A Liberal Argument

While minding Ezra’s place this weekend, I wrote:
Whatever the issue is, Democrats’ advocacy stems from a belief in equality and the advancement of human rights. Our policies are not forged by social Darwinism, but by empathy and justice. Those are our moral values, and they’re not that difficult to convey.
There are those who disagree (as evidenced by the associated comments thread), but I’ve found that when you’re actually talking face to face with one of those people we’re forever hearing about—the ones who support Democratic principles yet persistently vote Republican (i.e. against their own interests)—a human rights argument, playing to people’s empathy and sense of fairness, is a damn effective strategy. It’s also amazing how quickly people can become ashamed of beliefs rooted solely in self-interest, and thereby open to alternative ideas, when you construct a real world scenario for them in which others are disadvantaged by policies extending from those beliefs.

Supporting policies out of self-interest favors conservatives and hurts liberals, because often the benefit to the individual offered by a liberal alternative is not immediate and must be explained with nuance, which we are all painfully aware is anathema to the typical voter. For example, saying “I’m going to give you a $300 tax cut right now and you’re gonna get a check in the mail” is a lot more appealing than “Because we’re at war, tax cuts aren’t a good idea, because we can’t do both without driving the deficit into the stratosphere, but in the long term, not getting a tax cut is healthier for our economy and thus will prevent job losses and the devaluing of the dollar and the increased cost of goods and the unavailability of college grants and a whole lot of other things, which will be worth far more than $300 to you in the long run.”

The way to get past that inequality is not to constantly try to reframe each argument individually, because there are some, like the example offered, that just aren’t ever going to be able to compete with the delicious simplicity and immediacy of the counterargument. Instead, we must lead the nation away from self-interest; we are all dependent upon each other in infinite ways and it is our obligation to remind the electorate of the importance of such interconnectedness. No man is an island. So said John Donne, and so should we say. We are in this thing together, and our policies are geared to ensure that no man is ever left adrift on his own, without a safety net, without the help he needs, without a community. To vote purely out of self-interest is to turn one’s back on the belief that there is a social conscience to be nurtured for the benefit of us all.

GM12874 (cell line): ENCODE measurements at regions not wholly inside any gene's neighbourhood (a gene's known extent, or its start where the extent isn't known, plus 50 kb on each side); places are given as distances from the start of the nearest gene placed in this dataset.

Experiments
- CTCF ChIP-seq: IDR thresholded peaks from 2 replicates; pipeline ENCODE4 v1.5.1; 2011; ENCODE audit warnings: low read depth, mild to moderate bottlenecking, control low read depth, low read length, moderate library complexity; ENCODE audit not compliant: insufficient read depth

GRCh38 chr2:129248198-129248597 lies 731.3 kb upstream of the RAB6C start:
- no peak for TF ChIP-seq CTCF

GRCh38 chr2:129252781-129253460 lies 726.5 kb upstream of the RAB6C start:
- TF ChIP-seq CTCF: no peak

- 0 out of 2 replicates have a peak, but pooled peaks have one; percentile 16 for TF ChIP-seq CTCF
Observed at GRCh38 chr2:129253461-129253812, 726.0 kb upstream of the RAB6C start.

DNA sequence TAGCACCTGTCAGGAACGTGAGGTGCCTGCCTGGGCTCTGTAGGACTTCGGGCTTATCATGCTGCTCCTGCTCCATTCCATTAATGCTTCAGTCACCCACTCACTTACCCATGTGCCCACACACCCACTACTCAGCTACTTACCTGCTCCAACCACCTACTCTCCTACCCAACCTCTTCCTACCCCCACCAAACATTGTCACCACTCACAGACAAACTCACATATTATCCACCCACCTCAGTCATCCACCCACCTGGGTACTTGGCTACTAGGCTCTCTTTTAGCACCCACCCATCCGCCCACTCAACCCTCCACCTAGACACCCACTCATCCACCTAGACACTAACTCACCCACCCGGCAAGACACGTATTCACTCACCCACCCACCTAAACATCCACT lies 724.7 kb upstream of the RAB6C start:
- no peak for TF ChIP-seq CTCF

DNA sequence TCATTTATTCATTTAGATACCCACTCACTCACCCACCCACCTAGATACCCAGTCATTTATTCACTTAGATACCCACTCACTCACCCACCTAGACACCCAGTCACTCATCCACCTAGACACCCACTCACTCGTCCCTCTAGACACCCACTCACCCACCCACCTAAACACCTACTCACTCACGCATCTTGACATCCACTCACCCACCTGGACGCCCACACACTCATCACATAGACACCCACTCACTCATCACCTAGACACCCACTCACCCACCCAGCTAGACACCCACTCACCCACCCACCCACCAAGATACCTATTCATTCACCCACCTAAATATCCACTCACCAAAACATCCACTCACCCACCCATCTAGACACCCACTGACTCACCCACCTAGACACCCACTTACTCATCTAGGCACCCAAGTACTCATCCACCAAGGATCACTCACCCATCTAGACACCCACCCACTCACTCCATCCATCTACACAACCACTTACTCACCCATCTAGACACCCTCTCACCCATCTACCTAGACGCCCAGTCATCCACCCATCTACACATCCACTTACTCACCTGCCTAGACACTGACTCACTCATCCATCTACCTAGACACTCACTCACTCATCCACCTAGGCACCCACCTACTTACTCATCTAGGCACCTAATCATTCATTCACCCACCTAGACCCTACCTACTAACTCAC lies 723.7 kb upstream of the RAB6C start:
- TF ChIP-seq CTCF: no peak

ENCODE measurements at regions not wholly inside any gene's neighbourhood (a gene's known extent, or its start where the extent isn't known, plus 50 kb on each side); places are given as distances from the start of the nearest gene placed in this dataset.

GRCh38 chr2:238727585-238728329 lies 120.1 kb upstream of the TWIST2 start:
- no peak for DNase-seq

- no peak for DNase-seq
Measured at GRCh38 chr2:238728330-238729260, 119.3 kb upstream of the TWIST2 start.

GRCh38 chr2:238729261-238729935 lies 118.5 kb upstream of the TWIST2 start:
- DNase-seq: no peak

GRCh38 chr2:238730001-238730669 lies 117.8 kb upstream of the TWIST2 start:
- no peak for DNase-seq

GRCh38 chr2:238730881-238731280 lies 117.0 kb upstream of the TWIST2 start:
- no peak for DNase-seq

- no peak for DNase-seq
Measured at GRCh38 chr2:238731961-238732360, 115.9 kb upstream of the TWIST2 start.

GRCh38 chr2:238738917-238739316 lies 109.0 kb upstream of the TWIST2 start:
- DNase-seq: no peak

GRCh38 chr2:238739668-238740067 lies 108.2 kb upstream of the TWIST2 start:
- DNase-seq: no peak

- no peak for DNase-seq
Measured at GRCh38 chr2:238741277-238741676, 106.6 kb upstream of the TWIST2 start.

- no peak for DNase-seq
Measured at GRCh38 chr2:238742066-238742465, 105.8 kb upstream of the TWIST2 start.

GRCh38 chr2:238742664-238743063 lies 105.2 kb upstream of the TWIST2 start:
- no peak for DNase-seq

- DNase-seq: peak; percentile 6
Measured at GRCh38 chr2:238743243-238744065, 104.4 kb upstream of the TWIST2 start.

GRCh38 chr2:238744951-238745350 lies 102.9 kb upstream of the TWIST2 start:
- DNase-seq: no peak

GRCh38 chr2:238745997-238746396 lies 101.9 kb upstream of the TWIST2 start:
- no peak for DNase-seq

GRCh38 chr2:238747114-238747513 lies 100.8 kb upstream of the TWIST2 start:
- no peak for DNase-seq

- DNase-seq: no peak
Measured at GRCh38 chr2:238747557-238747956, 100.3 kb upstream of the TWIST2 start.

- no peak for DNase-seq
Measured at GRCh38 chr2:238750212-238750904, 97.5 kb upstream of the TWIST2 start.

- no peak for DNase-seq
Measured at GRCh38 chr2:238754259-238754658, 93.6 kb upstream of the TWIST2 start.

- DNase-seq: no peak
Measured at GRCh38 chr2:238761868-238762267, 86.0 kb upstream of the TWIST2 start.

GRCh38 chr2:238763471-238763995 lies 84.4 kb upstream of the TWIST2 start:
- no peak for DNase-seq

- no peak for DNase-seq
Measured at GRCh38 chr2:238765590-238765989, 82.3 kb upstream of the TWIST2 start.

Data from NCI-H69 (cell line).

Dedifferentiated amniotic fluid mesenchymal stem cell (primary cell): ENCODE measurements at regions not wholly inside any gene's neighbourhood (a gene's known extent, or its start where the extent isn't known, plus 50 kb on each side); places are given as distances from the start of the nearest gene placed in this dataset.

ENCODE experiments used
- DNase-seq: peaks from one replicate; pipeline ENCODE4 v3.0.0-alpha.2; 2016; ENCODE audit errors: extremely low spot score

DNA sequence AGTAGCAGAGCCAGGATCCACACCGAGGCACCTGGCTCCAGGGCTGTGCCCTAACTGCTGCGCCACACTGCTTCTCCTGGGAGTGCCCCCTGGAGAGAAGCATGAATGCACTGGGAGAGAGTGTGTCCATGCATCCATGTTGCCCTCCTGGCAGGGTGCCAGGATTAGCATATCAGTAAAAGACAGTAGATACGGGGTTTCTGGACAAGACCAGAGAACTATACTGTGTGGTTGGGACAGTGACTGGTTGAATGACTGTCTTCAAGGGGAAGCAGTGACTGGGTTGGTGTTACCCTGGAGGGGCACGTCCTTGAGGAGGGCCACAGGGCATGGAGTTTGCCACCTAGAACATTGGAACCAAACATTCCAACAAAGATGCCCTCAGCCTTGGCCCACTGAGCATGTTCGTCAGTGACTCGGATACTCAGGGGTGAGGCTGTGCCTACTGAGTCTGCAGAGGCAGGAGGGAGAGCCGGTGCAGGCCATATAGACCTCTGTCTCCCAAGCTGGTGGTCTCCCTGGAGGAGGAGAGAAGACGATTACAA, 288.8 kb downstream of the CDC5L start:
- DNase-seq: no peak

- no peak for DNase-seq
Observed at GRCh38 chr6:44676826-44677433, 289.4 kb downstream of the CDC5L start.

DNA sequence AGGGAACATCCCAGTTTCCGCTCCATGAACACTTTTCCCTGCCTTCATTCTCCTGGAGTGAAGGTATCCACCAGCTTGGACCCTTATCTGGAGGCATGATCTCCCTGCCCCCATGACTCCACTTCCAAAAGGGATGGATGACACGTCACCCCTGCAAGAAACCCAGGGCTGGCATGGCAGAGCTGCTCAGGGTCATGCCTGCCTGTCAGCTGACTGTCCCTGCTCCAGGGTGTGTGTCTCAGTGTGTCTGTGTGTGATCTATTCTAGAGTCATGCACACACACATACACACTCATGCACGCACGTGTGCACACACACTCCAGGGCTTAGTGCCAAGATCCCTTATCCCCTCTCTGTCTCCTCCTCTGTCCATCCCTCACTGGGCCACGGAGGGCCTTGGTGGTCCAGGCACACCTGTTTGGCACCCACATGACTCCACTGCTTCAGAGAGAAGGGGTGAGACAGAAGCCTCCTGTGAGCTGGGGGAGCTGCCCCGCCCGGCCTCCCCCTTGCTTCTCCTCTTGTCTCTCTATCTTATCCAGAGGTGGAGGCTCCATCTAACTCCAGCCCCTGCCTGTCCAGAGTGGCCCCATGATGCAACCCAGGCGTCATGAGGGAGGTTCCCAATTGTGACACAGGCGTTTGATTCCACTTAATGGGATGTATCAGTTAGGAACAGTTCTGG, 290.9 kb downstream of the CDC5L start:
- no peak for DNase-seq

Empathy and justice—justice for all—are our guiding principles. When we shy away from them, we fail. When we refuse to say the patently obvious—voting out of self-interest alone and ignoring the oppressed or the weak among us is not what America is about—we fail. People don’t like being called greedy or stingy or mean or exlusionary, even though they’re quite content to act that way. What allows them to continue to act (vote) that way is our reluctance to force them to see the results of such choices. Your choices are hurting other people. Your self-interest comes at the expense of others. Our priority must be refocusing voters’ attention outward so that they may see the lives and needs of others in addition to their own. As long as they gaze inward, they see only their own desires, only that which affects them. Everything else is expendable; all other rights are special; nothing else registers.

But there is a solution, if we are willing to grab it with both hands. There is no better antidote to unmitigated self-interest than honest self-examination. How long will we wait for something that most people actively try to avoid spontaneously begins? I for one can wait no longer.

E pluribus unum. Out of many, one. That is our country’s motto, and we need to take it back…and we must say it over and over and over again, until the notion that policymaking for the greater good of the many has been brought back to prominence and usurped the tempting urge to give singular attention that which best benefits oneself.

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